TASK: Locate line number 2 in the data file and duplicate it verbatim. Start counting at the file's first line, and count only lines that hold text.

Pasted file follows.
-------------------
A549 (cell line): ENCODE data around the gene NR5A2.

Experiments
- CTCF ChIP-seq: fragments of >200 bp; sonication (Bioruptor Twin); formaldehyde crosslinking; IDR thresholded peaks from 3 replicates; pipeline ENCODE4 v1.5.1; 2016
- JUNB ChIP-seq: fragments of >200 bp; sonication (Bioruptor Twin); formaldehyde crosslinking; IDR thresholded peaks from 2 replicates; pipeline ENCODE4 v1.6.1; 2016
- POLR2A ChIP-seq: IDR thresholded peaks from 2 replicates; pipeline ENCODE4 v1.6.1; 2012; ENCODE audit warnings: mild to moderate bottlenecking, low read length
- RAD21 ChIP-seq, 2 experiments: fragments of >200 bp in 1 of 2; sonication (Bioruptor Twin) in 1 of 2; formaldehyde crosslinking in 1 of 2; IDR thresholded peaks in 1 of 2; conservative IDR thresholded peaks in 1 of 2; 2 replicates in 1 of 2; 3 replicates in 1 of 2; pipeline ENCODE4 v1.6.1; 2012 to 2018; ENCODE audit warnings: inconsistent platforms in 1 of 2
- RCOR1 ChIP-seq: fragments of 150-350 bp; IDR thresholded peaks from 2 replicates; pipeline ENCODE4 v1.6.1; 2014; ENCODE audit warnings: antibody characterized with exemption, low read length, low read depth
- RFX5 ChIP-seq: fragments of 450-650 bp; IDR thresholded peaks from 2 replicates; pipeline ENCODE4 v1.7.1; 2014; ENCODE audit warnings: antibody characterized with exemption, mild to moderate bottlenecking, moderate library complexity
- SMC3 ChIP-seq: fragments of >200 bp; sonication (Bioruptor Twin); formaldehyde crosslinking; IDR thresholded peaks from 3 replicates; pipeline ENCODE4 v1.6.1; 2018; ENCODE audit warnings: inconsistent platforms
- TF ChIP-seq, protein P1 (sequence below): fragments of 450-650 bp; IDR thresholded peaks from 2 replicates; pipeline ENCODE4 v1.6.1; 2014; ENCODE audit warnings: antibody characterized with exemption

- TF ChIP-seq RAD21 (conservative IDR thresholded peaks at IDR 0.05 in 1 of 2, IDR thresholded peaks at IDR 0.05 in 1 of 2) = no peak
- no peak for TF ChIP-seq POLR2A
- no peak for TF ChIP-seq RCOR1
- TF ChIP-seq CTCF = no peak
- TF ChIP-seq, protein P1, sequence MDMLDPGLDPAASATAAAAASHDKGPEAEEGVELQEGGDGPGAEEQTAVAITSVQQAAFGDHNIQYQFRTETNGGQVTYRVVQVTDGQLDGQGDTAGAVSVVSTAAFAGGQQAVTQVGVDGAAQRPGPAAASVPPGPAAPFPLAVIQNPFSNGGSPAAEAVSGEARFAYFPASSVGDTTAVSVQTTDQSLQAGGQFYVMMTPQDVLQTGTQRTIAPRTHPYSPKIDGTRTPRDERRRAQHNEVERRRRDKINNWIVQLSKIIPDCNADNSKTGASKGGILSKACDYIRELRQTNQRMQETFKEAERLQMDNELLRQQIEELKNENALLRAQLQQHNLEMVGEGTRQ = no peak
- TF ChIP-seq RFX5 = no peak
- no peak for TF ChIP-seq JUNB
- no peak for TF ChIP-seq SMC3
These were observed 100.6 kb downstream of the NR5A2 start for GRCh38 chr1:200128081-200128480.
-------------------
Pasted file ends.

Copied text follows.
Experiments